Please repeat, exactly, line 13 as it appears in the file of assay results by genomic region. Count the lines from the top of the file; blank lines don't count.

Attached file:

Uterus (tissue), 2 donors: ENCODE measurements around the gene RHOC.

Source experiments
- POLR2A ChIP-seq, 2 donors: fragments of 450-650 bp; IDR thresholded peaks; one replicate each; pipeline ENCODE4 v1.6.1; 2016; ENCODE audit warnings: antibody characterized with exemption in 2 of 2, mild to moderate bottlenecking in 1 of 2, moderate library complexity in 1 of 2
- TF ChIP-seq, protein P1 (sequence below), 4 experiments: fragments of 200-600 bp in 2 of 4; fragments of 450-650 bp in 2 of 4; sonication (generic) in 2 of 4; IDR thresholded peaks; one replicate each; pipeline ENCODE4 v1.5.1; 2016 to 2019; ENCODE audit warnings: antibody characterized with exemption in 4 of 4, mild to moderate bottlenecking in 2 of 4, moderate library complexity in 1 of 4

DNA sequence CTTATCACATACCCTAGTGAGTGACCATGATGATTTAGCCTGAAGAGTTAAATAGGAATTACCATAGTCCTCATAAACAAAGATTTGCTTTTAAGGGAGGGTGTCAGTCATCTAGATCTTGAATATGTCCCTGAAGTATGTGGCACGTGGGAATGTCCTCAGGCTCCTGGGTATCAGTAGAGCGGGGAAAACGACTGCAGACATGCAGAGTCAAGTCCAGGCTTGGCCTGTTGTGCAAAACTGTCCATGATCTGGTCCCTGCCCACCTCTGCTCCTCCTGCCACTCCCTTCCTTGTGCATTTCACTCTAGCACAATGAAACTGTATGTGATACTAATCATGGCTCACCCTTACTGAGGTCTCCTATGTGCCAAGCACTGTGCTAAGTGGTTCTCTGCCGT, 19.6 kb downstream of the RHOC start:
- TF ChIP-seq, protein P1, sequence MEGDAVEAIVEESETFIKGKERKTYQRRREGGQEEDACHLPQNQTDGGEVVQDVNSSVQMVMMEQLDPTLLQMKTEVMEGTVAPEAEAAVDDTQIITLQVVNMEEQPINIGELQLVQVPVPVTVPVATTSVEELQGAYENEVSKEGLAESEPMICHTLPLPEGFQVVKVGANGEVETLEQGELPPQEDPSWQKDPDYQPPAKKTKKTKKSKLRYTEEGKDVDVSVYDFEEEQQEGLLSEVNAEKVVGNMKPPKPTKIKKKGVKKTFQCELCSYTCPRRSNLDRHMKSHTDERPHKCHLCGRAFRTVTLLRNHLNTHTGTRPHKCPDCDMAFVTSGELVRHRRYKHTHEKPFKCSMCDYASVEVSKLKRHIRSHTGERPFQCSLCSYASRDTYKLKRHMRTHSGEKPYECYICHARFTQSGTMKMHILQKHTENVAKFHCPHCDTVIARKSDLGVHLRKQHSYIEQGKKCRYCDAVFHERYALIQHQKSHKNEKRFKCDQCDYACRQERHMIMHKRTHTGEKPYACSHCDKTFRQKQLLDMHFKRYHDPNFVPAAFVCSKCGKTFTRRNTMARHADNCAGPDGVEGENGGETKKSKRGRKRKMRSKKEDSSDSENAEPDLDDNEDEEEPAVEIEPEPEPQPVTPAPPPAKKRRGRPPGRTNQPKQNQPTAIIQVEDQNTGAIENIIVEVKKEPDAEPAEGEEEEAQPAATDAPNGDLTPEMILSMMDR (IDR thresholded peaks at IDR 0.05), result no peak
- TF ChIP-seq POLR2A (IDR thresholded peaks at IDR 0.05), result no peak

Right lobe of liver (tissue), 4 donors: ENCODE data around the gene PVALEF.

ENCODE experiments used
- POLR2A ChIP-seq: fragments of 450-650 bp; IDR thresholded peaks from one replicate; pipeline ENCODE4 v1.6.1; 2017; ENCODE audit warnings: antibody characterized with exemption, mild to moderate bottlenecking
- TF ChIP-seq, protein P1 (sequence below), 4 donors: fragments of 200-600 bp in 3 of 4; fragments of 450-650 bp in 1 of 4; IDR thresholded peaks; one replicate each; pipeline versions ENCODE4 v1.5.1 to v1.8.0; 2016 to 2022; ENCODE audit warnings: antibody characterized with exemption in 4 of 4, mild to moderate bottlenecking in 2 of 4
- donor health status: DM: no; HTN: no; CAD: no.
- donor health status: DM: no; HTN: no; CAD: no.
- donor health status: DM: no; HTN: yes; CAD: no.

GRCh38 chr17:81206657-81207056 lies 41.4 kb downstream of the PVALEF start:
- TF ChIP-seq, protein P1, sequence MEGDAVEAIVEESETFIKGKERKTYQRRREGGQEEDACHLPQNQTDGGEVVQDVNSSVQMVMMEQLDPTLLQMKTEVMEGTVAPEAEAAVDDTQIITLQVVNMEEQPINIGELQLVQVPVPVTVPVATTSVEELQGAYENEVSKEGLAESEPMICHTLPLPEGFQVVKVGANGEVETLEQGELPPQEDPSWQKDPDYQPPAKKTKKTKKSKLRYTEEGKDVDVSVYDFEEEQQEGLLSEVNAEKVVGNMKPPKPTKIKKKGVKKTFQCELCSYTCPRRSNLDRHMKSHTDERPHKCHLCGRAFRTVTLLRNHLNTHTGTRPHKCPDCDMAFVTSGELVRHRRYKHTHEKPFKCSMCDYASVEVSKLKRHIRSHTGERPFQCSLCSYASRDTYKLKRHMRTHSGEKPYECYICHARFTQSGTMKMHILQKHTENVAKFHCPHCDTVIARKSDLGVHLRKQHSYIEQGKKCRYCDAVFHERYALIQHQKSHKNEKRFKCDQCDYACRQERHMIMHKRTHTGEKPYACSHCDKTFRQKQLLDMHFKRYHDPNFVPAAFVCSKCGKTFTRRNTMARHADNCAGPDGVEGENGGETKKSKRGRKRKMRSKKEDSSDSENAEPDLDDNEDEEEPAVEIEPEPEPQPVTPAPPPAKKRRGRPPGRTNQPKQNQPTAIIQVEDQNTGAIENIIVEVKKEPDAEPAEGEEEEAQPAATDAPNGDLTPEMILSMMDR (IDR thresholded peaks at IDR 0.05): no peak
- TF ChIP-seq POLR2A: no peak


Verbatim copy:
- donor health status: DM: no; HTN: no; CAD: no.